Africa's most influential celebrity is author Chinua Achebe
Author Chinua Achebe is Africa's most influential celebrity, according to Forbes magazine. The octogenarian author beat out dozens of musicians, soccer stars, two supermodels, a film director, a talk-show host and the world's top long-distance runner when he topped the 40-person list.
Achebe was born in Nigeria in 1930 and came of age when European colonies in Africa were making their way toward independence. His novel "Things Fall Apart," published in 1958, is said to be one of the most widely read works of African literature. His 1975 essay "An Image of Africa: Racism in Conrad's 'Heart of Darkness'," remains a significant work for its combination of literary criticism and politics. As Brown University, where he is now a professor, puts it: "This critique is recognized as one of the most generative interventions on Conrad; and one that opened the social study of literary texts, particularly the impact of power relations on 20th century literary imagination."
In the late '60s, Achebe was involved in politics, serving as an ambassador from Biafra. He has lived in both Africa and the U.S., where he spent 15 years at Bard College in Annandale-on-Hudson, N.Y., before taking his current position at Brown in Providence, R.I. In 2007, he was awarded the Man Booker International Prize for his lifetime body of work.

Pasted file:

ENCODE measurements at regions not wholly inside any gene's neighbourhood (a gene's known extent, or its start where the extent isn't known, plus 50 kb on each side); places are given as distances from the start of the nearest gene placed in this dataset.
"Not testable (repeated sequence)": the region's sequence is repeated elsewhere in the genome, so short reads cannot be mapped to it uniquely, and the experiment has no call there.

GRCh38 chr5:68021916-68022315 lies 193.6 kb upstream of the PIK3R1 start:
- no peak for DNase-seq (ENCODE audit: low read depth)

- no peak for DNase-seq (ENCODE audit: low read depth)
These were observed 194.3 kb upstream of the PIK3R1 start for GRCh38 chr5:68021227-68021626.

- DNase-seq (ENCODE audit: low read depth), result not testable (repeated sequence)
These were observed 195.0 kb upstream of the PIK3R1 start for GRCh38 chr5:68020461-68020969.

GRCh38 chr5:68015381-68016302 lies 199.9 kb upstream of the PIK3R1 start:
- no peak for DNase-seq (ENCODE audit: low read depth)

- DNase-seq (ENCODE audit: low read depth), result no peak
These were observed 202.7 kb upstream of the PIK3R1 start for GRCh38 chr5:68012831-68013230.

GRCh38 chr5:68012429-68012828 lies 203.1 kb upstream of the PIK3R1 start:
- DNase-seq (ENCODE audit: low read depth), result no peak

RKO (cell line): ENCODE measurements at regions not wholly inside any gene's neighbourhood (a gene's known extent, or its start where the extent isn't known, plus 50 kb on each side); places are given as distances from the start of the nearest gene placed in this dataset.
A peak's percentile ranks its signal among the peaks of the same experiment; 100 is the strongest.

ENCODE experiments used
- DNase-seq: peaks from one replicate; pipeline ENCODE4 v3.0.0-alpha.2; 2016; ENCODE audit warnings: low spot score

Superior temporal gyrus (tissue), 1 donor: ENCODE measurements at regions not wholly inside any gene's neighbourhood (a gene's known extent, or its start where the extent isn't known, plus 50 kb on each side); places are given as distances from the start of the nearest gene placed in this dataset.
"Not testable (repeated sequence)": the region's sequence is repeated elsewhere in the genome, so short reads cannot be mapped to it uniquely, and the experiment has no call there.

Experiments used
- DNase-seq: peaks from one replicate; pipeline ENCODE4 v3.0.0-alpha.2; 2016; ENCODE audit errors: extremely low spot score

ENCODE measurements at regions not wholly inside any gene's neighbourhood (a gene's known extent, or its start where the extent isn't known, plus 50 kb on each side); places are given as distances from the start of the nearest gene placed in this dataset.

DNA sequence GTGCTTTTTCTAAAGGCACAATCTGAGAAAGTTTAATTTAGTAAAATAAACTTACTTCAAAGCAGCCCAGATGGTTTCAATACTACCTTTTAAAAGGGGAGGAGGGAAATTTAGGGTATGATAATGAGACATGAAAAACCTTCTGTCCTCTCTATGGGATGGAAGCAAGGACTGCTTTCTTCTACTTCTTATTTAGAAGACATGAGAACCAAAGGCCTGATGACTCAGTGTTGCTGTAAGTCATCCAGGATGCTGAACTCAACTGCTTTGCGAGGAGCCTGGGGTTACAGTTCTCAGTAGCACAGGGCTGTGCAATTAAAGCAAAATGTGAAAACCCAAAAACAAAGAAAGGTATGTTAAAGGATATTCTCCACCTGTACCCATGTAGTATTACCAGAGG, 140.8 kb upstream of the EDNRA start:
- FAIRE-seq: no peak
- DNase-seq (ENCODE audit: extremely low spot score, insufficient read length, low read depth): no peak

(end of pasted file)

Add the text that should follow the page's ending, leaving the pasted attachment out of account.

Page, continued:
Three other authors also made Forbes' list. Two are from Kenya: 40-year old Binyavanga Wainaina, author of the widely read satirical essay "How to Write About Africa" and winner of the Caine Prize for African Writing in 2002, and Ngũgĩ wa Thiong'o, 73, author of "Wizard of the Crow," who is a professor at UC Irvine. The youngest is 34-year-old Nigerian-born Chimamanda Adichie, educated a Johns Hopkins and Yale; her novel "Half of a Yellow Sun" won the 2006 Orange Prize, and she was awarded a MacArthur "genius" Fellowship in 2008.
It's interesting to see so many authors among the ranks of African celebrities. In America, we often have celebrities first who only secondarily become authors -- like, for example, "Jersey Shore's" Nicole "Snooki" Polizzi, whose second book, "Confessions of a Guidette," comes out Tuesday.
-- Carolyn Kellogg
Photo: Chinua Achebe in 2008. Credit: Craig Ruttle / Associated Press